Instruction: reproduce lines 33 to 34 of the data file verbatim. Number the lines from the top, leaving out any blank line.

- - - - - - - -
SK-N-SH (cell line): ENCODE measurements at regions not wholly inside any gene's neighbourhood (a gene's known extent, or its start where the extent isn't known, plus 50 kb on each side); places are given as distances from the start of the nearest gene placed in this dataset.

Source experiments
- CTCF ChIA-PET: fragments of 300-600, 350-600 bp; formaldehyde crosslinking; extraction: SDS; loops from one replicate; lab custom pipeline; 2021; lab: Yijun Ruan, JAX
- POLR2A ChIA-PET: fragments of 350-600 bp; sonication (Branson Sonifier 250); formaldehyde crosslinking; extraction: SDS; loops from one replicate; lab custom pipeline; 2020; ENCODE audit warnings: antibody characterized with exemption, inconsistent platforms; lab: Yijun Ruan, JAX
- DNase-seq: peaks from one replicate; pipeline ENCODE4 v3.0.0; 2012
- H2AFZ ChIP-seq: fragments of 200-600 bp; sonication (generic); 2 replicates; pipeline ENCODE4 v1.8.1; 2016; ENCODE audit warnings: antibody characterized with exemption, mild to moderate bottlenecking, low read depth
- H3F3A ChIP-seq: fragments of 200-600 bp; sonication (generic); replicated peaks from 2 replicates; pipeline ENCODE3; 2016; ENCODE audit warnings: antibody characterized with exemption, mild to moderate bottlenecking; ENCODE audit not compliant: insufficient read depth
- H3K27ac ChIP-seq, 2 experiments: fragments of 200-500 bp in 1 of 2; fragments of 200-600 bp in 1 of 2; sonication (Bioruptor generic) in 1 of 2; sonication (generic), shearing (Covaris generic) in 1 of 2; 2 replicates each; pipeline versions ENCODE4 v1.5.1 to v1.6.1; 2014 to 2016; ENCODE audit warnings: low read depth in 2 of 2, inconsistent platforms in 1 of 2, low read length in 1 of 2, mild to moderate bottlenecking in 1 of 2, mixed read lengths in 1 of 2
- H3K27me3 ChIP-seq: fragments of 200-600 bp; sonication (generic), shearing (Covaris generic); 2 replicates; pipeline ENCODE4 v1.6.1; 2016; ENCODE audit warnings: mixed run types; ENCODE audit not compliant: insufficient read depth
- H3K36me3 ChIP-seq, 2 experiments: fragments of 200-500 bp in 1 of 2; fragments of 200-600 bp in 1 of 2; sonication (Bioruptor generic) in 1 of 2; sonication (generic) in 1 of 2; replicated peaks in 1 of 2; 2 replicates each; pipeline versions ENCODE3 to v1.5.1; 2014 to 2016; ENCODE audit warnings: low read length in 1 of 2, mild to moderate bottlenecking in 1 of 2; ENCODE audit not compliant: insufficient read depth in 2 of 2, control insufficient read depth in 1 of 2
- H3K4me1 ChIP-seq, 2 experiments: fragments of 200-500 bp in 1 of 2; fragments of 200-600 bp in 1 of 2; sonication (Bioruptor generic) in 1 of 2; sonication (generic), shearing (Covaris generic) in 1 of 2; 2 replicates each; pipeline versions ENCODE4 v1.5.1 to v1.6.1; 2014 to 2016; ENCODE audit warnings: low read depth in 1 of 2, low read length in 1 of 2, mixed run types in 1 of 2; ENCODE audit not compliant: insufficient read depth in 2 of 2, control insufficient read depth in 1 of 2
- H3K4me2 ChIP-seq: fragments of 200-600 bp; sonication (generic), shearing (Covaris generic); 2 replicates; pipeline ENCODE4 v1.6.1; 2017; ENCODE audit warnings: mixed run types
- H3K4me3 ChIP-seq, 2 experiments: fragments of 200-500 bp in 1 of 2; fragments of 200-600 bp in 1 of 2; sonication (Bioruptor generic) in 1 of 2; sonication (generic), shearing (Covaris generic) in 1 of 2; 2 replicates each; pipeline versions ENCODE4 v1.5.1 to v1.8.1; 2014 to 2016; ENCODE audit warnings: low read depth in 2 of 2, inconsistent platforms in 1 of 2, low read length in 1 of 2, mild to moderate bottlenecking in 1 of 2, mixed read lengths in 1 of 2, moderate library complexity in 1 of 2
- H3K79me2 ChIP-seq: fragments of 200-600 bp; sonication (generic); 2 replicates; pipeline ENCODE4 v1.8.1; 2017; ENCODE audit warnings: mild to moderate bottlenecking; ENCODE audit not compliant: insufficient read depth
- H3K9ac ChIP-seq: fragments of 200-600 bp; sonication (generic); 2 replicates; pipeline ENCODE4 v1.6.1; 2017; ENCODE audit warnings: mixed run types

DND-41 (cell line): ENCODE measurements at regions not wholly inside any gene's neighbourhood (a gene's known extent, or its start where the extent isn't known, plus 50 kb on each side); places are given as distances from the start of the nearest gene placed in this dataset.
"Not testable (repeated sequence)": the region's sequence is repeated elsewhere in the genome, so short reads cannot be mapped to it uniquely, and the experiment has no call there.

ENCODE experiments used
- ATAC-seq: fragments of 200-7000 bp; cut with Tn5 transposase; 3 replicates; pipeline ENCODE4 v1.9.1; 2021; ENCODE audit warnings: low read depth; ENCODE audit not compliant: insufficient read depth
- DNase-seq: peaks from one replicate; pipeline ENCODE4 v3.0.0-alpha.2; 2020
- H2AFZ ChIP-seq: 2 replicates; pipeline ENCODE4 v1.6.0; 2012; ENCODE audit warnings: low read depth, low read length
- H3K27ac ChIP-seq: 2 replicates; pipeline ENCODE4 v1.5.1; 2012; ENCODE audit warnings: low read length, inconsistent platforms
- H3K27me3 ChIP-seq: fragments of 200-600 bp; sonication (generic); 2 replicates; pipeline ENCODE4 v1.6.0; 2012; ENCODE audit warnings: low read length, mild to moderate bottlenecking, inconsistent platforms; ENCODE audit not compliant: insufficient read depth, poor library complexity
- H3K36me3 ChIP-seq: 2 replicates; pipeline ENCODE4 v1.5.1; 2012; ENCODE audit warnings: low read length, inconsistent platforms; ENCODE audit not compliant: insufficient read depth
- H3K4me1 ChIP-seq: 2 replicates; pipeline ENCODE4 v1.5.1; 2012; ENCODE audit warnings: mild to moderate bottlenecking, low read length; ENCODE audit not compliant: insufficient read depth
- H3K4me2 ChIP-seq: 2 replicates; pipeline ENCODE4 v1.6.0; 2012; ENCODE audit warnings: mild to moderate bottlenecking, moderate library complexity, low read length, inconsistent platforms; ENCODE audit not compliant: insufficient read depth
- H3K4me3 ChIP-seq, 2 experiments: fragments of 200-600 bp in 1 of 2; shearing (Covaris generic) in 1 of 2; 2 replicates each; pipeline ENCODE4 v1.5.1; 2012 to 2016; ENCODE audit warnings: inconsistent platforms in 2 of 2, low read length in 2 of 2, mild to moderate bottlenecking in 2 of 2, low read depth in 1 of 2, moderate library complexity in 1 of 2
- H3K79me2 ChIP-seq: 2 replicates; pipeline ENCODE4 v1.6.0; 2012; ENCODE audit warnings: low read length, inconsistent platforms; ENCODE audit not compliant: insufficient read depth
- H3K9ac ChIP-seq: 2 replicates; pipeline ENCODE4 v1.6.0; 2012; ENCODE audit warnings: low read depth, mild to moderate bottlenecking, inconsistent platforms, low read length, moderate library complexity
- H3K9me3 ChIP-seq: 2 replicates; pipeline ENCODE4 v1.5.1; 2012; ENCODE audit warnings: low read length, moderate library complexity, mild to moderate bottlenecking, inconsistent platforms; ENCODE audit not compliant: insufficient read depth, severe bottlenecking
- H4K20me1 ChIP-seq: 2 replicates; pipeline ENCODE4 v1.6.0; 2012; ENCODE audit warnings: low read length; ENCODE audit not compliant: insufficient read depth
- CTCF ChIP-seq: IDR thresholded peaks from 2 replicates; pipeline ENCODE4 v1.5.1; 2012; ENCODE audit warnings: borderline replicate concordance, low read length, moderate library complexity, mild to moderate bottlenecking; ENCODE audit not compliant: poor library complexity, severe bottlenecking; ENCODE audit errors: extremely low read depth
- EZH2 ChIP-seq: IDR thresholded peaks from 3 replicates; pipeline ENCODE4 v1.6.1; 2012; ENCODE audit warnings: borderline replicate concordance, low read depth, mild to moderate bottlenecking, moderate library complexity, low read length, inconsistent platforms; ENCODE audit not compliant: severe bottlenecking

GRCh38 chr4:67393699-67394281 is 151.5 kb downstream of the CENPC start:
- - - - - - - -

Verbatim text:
- EZH2 ChIP-seq: IDR thresholded peaks from 3 replicates; pipeline ENCODE4 v1.6.1; 2012; ENCODE audit warnings: borderline replicate concordance, low read depth, mild to moderate bottlenecking, moderate library complexity, low read length, inconsistent platforms; ENCODE audit not compliant: severe bottlenecking

GRCh38 chr4:67393699-67394281 is 151.5 kb downstream of the CENPC start: